Oahu nicknamed "The Gathering Place", is perhaps the most diverse of the Hawaiian islands with a dazzling array of attractions, activities, and venues.
Oahu is the third largest Hawaiian island and home to the majority of Hawaii's diverse population.
This is truly an island of activity.
Whether learning to surf at legendary Waikiki, hiking through the rainforests of Waimea Valley, or enjoying dusk at Sunset Beach, you'll find variety at every turn on Oahu.
Honolulu, the state capitol and epicenter of Hawaii, offers historic buildings and monuments, world-class shopping, dining, entertainment, and a flourishing arts and culture scene.
Other scenic areas of the island include the Windward Coast, North Shore, Central Oahu and the Leeward Coast.
Maui is the second-largest Hawaiian island and one of the top vacation destinations in the world.
Maui is often called "The Valley Island" because of the narrow plain between the huge 10 thousand foot high Haleakala and the West Maui mountains.
With its white sand beaches and crystal clear waters, Maui is ideal for sunbathing, snorkeling and relaxing.
Maui's also a great place for shopping and sightseeing.
The old whaling town of Lahaina is home to many quaint shops and art galleries.
Nearby are the Kaanapali and Wailea resort areas and golf courses.
On the opposite side of the island, Hana and Iao Valley also draw many visitors.
Kuai which is also called "The Garden Island" is well known for its lush tropical greenery and sparkling sand beaches.
Visitors to the island enjoy postcard-perfect beauty as well as Kauai's diversity of cultures, activities, shopping, and dining.
The island encompasses roughly 550 square miles and is the oldest and northernmost of the main Hawaiian Islands.
Kauai includes such scenic spots as the Wailua River with its double waterfall, the deep and colorful Waimea Canyon, and the remote and jagged Na Pali Coast.
Kauai is a paradise for nature lovers.
Molokai is Hawaii's fifth-largest island and is known as "The Friendly Isle".
Molokai is the most Hawaiian of the islands, thanks to nearly half of its population being of native ancestry.
This is an island that stays true to its Hawaiian traditions.
Molokai provides a glimpse of what Hawaii looked like 50 years ago, with its serene seascapes, unspoiled coastlines and untamed wilderness.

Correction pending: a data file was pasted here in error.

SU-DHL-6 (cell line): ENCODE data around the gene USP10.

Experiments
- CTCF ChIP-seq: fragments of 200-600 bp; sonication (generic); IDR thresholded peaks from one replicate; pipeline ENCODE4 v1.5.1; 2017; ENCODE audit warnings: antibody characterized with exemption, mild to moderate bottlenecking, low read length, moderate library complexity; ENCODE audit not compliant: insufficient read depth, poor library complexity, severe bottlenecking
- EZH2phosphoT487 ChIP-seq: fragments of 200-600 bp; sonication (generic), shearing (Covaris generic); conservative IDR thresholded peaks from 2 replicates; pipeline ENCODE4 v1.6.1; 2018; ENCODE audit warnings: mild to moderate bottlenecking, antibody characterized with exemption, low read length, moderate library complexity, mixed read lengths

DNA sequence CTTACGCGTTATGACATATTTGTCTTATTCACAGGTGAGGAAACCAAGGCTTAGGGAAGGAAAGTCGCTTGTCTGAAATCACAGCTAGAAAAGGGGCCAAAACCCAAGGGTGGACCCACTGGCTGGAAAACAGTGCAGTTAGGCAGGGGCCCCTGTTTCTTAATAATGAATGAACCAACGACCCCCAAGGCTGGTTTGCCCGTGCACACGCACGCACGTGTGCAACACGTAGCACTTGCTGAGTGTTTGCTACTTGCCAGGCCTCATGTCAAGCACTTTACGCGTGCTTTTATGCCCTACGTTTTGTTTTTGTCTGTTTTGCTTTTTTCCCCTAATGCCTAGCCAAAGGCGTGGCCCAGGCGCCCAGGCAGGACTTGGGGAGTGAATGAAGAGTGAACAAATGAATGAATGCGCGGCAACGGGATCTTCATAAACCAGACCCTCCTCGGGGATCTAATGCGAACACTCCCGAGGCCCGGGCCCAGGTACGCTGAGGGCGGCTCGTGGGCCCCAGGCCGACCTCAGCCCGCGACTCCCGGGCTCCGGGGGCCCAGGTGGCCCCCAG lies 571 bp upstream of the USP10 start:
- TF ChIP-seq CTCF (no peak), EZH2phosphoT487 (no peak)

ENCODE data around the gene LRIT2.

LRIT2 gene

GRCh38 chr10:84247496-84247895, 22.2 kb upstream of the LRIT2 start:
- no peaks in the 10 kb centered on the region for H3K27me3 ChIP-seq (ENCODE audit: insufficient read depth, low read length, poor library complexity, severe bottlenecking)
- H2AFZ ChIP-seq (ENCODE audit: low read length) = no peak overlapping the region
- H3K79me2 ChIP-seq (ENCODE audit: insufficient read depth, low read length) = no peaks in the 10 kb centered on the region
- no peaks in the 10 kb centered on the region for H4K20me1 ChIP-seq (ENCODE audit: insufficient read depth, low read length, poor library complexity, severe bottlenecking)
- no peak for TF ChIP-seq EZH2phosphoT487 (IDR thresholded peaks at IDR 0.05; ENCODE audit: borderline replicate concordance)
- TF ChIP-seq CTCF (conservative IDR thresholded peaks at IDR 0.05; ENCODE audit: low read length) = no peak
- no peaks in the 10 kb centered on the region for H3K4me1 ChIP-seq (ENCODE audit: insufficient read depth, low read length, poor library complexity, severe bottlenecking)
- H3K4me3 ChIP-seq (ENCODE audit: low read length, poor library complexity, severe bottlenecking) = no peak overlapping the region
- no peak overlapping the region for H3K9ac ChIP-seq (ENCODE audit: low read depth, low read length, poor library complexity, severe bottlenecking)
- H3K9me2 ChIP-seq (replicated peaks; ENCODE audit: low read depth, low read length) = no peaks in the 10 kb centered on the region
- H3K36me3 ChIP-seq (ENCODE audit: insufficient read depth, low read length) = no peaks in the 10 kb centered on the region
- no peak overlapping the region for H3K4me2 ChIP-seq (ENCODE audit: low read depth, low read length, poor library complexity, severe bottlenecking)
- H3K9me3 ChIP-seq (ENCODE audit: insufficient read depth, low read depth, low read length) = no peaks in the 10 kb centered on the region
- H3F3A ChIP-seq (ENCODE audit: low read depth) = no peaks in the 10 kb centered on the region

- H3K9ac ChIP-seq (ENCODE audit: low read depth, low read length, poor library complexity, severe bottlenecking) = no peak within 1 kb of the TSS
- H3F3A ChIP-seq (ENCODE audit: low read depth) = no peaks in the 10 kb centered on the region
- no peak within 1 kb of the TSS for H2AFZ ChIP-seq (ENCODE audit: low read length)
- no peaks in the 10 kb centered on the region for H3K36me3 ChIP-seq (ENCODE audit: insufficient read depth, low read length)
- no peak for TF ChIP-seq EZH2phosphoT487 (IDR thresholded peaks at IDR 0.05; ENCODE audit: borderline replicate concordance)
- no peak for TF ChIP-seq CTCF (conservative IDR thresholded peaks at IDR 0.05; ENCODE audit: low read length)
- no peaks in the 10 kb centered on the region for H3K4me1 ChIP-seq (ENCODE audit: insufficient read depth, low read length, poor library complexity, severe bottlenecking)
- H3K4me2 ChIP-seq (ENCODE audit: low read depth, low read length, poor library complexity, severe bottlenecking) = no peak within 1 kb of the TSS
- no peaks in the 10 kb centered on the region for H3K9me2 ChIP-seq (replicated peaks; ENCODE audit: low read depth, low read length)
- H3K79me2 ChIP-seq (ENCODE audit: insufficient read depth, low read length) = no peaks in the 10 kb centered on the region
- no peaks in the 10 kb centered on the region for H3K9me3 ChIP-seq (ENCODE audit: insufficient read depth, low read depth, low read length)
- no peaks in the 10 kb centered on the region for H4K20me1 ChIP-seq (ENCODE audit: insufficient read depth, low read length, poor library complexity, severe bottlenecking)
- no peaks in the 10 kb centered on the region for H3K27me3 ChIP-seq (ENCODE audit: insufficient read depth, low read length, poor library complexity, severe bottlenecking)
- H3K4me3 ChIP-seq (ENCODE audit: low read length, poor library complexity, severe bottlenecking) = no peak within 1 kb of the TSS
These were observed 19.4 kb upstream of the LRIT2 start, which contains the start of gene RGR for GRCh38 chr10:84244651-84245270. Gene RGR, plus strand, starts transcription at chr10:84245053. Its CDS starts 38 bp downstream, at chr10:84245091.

Outdoor activities include sunbathing, mountain biking, hiking, golf, snorkeling, sport fishing, kayaking, mule and horseback riding.
Get back to nature and find tranquility on Molokai.
Lanai is the sixth-largest of the Hawaiian Islands and is also known as "The Pineapple Island".
Lanai is a special place where you'll find serenity, adventure, and intimacy.
Lanai offers world class resorts, championship golf-courses, and outdoor adventures that are unique to Lanai's distinctive landscapes.
Visitors to Lanai can enjoy world-class amenities and championship-level golf.
For a more "off-road" experience you can bounce along the island's rugged back-roads in a 4-wheel drive.
Or, visitors can just experience the relaxation that's a fundamental part of everyday life on Lanai.
To get away from it all, get away to Lanai.
Island of Hawaii or "The Big Island" as it's often called is famous for its volcanoes.
Kilauea, the most active, has been erupting almost continuously for more than two decades.
At the coast where the lava meets the ocean, you can sometimes see billows of white steam rising from off the shoreline.
At night, the lava lights up the steam to create an orange glow.
Broken up lava is further ground into black sands by the ocean waves, making black sand beaches common on the Big Island.
Other attractions on the Big Island include Hawaii Volcanoes National Park, Akaka Falls State Park, the shops in Kona, coffee plantation tours, excellent golf courses on the Kohala Coast, and the quaint town of Hilo.